9. Good for security bad for usability. I stab ISP's that use a supposedly transparent proxy that really isn't transparent so anything that requires direct client to client stuff has a cry. I don't particularly care if they run an anonymous proxy but tell me BEFORE i sign up.
  10. At work you will have 'dynamic' IP address assignment. When turned on, a PC will ask a server to give it an IP address, telling it it's unique ID for it's network card. That server will often issue the same/previous IP address, but may issue a different one to you PC instead for a couple of reasons.

    At home, the same situation works for most broadband users. For dialup users, they will in almost all cases, be given a different IP address from the ISP each time they dial-up.

    At work, your case is a special one though like many work environments. Your work browser/system is configured to access the internet through a work cache server. It is this cache server that connects to the Netrider server to get the page/content you want and return it back to your browser. That is why many people will show-up (as Flipper said) as coming from the same IP address. These people all work at your employer and have their systems configured to go through the same cache server.

    Most/All ISP's also run these cache servers too, and your web traffic (be you on dialup or broadband) is also going through one of these cache servers.

    Most of these cache servers will still report your PC's IP address to the Netrider server. A few, like the one you go through at your work, does not and only identifies the cache servers IP address to the Netrider server.
  11. Does that mean there are 11 other netriders working in your building that are running off the same IP address?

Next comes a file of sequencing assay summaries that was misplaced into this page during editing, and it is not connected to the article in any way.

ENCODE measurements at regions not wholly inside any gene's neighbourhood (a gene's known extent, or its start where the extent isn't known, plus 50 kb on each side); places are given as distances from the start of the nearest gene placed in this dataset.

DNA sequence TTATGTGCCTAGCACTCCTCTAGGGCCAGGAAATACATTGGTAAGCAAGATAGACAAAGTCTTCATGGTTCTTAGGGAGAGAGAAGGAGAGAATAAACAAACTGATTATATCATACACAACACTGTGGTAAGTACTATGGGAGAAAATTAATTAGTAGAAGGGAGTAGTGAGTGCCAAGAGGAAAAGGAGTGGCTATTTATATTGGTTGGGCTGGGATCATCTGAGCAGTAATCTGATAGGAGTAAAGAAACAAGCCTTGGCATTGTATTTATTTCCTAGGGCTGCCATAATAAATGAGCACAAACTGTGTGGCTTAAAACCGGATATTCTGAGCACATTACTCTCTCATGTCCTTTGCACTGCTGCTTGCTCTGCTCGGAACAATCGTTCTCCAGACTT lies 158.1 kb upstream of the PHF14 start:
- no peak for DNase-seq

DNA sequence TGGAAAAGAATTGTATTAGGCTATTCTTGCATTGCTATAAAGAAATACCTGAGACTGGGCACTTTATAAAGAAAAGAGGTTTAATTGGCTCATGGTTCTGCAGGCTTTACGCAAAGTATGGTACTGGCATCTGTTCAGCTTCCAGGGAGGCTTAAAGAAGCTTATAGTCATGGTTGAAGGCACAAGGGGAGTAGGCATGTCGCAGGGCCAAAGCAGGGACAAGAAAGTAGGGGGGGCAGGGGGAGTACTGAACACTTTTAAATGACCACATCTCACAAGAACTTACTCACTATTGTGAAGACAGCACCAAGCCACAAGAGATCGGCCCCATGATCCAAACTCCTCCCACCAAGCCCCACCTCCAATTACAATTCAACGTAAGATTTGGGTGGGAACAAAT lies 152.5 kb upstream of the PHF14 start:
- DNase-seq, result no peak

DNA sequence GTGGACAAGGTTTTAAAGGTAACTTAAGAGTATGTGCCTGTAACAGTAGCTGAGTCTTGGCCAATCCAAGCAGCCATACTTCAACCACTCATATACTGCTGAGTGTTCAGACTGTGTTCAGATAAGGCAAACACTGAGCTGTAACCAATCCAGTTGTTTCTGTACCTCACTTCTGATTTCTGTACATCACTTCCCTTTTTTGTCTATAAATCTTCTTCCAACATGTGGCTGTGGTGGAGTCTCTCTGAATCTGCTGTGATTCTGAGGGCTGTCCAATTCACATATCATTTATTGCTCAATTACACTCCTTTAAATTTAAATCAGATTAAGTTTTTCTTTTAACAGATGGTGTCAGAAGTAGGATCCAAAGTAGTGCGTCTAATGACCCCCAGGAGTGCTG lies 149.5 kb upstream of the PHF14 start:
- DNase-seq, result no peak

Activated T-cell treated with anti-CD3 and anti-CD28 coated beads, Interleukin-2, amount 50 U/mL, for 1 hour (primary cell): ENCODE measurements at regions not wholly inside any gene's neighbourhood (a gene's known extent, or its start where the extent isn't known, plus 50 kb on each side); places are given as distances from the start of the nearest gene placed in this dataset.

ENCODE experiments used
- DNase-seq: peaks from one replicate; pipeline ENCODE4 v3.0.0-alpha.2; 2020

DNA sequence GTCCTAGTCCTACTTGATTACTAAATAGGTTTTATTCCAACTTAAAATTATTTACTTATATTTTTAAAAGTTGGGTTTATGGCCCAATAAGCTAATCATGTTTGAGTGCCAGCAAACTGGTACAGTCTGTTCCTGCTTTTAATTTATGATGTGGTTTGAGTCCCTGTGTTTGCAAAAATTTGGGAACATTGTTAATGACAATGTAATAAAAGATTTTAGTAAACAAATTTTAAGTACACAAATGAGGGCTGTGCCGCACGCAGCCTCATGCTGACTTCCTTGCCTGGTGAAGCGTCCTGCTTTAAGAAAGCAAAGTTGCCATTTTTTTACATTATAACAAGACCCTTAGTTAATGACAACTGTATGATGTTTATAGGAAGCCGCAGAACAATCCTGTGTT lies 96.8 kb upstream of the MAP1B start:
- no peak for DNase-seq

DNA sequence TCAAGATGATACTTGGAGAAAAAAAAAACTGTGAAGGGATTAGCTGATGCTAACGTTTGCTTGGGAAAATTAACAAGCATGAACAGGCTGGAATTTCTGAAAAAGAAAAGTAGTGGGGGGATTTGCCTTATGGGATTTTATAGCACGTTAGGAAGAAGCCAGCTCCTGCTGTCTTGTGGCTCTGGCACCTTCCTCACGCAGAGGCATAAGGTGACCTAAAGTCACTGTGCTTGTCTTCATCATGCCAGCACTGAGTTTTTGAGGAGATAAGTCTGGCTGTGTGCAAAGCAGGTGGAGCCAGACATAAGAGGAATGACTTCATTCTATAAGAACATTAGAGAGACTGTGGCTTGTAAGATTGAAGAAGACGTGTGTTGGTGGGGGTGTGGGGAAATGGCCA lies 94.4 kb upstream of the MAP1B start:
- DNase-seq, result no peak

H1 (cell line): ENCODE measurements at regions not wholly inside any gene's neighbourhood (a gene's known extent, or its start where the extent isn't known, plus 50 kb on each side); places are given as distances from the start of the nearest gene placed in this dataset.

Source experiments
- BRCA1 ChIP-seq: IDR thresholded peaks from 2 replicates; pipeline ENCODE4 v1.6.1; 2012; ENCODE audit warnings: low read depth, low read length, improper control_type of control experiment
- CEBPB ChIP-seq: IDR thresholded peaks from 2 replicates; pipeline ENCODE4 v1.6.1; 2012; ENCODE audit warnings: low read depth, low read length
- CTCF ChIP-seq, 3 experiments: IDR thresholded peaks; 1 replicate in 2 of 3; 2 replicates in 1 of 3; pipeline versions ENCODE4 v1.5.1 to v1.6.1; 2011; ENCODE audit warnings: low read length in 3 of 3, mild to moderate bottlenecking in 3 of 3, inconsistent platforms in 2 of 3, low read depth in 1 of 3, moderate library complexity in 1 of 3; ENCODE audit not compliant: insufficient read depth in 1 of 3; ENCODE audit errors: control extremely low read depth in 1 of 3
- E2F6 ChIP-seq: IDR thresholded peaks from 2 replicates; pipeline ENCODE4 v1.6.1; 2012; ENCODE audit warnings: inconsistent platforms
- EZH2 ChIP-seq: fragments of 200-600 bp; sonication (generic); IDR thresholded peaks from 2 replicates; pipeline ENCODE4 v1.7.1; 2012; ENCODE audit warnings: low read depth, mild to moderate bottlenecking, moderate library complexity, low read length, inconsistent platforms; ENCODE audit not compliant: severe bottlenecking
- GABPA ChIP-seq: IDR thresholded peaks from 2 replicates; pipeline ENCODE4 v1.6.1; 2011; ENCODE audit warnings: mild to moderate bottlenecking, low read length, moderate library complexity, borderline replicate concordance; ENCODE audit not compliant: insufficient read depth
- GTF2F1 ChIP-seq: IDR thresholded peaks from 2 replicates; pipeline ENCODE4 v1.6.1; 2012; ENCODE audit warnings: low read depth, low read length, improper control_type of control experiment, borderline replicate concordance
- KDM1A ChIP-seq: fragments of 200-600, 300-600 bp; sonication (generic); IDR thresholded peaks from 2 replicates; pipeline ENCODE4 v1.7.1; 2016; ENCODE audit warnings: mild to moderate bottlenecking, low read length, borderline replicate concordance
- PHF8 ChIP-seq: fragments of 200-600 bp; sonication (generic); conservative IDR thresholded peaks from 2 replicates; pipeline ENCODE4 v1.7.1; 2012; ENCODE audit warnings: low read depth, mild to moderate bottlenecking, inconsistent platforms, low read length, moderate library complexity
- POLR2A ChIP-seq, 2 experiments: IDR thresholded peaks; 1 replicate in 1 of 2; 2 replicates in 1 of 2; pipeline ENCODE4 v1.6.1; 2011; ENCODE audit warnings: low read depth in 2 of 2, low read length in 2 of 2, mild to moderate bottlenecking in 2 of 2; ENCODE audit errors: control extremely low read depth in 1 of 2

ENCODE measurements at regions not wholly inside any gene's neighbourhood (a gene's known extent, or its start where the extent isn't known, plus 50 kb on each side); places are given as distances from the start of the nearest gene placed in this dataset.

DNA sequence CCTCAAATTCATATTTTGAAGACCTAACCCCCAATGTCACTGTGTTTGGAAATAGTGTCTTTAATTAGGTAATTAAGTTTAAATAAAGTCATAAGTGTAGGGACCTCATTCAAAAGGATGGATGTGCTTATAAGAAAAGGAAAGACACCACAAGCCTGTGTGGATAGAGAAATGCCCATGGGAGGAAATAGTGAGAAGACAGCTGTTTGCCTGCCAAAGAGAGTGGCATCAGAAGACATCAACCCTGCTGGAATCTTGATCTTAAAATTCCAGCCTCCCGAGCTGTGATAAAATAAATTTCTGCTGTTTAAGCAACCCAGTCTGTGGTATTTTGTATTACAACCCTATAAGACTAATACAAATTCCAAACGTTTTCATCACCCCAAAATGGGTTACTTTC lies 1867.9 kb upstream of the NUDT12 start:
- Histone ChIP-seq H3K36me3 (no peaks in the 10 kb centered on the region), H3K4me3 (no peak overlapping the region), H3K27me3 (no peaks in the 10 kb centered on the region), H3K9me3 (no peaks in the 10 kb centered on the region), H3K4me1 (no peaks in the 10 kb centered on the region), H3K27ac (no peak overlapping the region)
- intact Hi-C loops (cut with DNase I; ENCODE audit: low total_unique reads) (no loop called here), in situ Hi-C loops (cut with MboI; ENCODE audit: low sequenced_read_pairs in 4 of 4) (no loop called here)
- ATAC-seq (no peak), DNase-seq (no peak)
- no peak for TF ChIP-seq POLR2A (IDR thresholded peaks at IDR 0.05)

12. Thanx for that Mouth, Next time I will wait a few more minnies for the answer ;)
  13. Ahh yes, the brutish hack we call NAT. If only we had some forethought, although i guess nobody was to know the internet would flourish so much.
  14. It's technically PAT or NAPT. Straight NAT is purely one-to-one address translation, whereas PAT or NAPT use varying port numbers to support multiple hosts being translated through a single IP. That threw me for a while with Cisco describing it in different terms to what I was expecting. :roll:

    Still, it's another "security" feature isn't it? :p
  15. :shock: out of curiosity i looked up my ip on here... 7 people posting from the same address and some ive never heard of before... could it be that tehy are with the same ISP as us? (dynamic ip addys)
  16. Yours is a special case again, but essentially the answer is yes.
  17. Well yeah i was using the term generally. It is acceptable to say NAT for any of those technologys untill you get down to more detail. But for general discussion....

    It was never really made for security it just pans out that way because we ran out of ip addresses. But yes it is good for security.

    I talk such crap sometimes... just ignore me :p

  18. yes and you are in IT? :wink:
  19. hey, mouth did say i am special ;)

    Im on my lunch break - I dont think IT stuff when im on a break :p
  20. Strange, the RFC seems to say it's multi addresses for NAT http://www.ietf.org/rfc/rfc3022.txt